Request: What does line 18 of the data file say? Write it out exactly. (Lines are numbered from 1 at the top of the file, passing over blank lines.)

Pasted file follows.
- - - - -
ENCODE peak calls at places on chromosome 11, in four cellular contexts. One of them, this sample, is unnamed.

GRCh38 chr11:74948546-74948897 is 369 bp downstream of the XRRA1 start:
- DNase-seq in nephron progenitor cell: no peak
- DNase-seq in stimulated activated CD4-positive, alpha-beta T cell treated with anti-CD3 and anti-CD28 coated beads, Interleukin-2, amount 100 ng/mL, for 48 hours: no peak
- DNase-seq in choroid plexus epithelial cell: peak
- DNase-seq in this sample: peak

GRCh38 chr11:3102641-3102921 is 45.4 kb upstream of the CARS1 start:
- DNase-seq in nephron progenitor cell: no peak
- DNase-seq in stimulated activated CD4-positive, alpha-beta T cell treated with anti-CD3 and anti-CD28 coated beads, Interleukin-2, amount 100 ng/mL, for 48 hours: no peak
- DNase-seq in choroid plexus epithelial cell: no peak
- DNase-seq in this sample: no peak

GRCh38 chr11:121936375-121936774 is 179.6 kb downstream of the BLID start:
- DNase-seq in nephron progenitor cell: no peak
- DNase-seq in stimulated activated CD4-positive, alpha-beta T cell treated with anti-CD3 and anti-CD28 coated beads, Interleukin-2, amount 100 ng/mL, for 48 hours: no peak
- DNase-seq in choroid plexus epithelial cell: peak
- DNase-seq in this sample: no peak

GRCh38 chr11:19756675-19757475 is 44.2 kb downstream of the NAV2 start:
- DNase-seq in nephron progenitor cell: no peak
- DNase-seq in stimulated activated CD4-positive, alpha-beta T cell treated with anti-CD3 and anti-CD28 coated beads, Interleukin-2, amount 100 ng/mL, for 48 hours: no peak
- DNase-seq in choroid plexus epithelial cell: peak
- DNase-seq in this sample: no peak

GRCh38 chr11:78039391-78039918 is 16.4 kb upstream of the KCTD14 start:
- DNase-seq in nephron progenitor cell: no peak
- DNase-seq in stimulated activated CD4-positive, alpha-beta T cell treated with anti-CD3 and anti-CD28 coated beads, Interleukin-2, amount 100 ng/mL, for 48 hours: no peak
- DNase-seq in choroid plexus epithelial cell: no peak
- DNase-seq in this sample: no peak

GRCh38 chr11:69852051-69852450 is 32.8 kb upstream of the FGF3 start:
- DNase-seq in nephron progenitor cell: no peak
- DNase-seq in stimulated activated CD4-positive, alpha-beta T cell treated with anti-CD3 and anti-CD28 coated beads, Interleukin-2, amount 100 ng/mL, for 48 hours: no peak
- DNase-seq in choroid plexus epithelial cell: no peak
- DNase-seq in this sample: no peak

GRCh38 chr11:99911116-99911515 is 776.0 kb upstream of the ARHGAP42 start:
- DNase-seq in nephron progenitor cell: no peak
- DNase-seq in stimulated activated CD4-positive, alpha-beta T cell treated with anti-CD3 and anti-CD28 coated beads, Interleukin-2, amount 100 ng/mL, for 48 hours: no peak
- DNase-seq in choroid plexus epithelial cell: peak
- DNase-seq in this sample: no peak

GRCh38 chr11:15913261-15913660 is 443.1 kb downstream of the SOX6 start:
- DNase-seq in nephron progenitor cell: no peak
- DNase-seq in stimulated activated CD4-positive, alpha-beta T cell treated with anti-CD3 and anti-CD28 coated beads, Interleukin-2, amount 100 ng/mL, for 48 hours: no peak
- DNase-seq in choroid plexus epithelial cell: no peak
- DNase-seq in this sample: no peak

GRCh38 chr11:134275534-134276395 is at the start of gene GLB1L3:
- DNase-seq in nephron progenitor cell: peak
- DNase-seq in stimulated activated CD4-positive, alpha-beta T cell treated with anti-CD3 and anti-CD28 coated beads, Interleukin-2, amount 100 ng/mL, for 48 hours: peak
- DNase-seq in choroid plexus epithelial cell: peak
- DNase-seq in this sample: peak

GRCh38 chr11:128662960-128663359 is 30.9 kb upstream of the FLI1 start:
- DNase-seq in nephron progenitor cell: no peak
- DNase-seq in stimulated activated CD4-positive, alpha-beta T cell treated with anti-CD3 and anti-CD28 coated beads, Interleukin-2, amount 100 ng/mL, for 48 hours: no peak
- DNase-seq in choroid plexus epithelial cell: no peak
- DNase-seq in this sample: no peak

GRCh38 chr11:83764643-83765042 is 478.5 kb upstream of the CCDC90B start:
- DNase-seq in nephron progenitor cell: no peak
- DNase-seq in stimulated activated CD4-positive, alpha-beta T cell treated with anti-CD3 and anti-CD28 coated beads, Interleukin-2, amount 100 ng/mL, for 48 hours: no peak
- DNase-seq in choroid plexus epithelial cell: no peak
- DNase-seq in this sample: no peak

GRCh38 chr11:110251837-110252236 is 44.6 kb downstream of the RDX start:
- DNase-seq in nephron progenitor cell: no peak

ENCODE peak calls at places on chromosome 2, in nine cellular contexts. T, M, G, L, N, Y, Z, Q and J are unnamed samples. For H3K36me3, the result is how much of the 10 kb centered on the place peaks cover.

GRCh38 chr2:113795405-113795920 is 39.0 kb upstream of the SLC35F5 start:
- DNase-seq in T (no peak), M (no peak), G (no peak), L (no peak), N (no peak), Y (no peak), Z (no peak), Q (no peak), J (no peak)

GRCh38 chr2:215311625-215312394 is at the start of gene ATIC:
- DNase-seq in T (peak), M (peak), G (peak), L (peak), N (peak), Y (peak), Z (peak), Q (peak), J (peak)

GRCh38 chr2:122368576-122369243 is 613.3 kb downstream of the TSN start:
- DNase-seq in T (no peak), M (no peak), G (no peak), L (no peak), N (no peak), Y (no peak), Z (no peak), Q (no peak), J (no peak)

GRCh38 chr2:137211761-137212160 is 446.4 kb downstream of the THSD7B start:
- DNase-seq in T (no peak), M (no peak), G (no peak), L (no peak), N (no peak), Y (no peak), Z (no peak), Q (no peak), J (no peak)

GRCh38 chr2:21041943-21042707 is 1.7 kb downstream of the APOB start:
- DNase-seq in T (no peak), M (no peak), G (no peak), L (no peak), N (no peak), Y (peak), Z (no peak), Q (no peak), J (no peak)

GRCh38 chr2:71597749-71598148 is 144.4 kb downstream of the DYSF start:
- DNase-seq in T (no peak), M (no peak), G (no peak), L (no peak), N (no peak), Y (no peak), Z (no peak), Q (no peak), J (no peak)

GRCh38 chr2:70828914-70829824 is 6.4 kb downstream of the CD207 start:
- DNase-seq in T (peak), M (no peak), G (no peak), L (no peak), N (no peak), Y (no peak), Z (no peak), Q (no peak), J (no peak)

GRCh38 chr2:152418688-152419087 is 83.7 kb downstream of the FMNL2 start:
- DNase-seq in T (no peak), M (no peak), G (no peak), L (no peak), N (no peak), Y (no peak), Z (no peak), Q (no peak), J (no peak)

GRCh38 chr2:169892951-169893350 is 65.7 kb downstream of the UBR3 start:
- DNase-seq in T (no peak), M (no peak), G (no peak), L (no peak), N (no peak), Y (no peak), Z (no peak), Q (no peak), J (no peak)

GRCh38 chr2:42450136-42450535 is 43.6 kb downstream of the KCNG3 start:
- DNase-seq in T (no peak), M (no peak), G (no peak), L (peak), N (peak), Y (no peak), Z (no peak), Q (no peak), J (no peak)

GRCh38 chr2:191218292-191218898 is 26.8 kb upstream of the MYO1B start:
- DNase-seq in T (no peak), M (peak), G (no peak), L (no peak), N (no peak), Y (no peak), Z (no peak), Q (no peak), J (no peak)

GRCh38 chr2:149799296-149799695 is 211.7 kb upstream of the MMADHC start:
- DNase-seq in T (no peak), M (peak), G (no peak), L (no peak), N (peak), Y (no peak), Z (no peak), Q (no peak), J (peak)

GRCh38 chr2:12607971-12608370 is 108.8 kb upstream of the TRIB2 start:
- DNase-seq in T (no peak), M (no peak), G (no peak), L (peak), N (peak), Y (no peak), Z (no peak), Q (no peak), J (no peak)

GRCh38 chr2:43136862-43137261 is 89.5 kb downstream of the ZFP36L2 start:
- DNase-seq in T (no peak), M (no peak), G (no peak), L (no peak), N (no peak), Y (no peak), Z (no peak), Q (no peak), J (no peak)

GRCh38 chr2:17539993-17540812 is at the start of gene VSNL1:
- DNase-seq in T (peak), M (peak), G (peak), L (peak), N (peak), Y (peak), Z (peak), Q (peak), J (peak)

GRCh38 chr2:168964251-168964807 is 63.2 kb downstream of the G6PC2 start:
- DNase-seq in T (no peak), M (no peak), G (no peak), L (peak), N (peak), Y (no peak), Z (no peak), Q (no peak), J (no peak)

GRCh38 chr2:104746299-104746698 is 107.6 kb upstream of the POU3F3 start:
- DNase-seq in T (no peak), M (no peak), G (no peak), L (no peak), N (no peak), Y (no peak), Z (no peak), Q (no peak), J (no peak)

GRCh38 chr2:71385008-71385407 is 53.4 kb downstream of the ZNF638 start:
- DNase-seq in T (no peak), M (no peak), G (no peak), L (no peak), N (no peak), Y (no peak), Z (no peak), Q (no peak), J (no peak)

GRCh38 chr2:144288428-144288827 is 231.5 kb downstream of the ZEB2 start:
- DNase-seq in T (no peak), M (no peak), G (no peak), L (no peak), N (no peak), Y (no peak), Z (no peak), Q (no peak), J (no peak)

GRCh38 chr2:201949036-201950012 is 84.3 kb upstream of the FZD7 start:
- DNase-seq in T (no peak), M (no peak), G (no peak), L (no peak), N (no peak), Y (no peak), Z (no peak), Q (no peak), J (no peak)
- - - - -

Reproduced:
- DNase-seq in nephron progenitor cell: no peak